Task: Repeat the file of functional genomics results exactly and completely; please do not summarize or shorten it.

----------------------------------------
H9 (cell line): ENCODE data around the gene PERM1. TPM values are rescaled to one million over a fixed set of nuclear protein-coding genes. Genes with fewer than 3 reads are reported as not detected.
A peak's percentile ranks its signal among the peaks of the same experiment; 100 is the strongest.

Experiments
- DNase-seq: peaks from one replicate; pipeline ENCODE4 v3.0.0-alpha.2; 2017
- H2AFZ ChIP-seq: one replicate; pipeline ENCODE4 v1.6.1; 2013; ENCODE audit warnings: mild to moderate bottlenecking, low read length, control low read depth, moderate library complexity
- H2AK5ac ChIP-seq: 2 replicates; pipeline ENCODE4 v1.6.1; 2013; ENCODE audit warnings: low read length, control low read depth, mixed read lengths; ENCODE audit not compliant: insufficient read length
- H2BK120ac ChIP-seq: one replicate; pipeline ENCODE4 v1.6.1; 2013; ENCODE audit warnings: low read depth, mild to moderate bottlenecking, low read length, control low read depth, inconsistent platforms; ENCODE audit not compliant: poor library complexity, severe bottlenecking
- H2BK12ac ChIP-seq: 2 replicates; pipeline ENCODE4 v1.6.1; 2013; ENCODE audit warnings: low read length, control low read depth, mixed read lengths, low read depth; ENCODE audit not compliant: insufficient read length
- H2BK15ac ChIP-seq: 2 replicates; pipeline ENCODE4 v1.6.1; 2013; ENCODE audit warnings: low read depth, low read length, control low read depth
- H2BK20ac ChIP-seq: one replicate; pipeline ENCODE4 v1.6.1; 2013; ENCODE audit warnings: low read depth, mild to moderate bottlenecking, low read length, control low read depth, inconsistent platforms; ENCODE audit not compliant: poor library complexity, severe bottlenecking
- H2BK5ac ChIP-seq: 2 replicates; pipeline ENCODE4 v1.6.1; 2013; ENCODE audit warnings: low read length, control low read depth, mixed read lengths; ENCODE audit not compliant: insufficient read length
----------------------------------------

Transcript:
H9 (cell line): ENCODE data around the gene PERM1. TPM values are rescaled to one million over a fixed set of nuclear protein-coding genes. Genes with fewer than 3 reads are reported as not detected.
A peak's percentile ranks its signal among the peaks of the same experiment; 100 is the strongest.

Experiments
- DNase-seq: peaks from one replicate; pipeline ENCODE4 v3.0.0-alpha.2; 2017
- H2AFZ ChIP-seq: one replicate; pipeline ENCODE4 v1.6.1; 2013; ENCODE audit warnings: mild to moderate bottlenecking, low read length, control low read depth, moderate library complexity
- H2AK5ac ChIP-seq: 2 replicates; pipeline ENCODE4 v1.6.1; 2013; ENCODE audit warnings: low read length, control low read depth, mixed read lengths; ENCODE audit not compliant: insufficient read length
- H2BK120ac ChIP-seq: one replicate; pipeline ENCODE4 v1.6.1; 2013; ENCODE audit warnings: low read depth, mild to moderate bottlenecking, low read length, control low read depth, inconsistent platforms; ENCODE audit not compliant: poor library complexity, severe bottlenecking
- H2BK12ac ChIP-seq: 2 replicates; pipeline ENCODE4 v1.6.1; 2013; ENCODE audit warnings: low read length, control low read depth, mixed read lengths, low read depth; ENCODE audit not compliant: insufficient read length
- H2BK15ac ChIP-seq: 2 replicates; pipeline ENCODE4 v1.6.1; 2013; ENCODE audit warnings: low read depth, low read length, control low read depth
- H2BK20ac ChIP-seq: one replicate; pipeline ENCODE4 v1.6.1; 2013; ENCODE audit warnings: low read depth, mild to moderate bottlenecking, low read length, control low read depth, inconsistent platforms; ENCODE audit not compliant: poor library complexity, severe bottlenecking
- H2BK5ac ChIP-seq: 2 replicates; pipeline ENCODE4 v1.6.1; 2013; ENCODE audit warnings: low read length, control low read depth, mixed read lengths; ENCODE audit not compliant: insufficient read length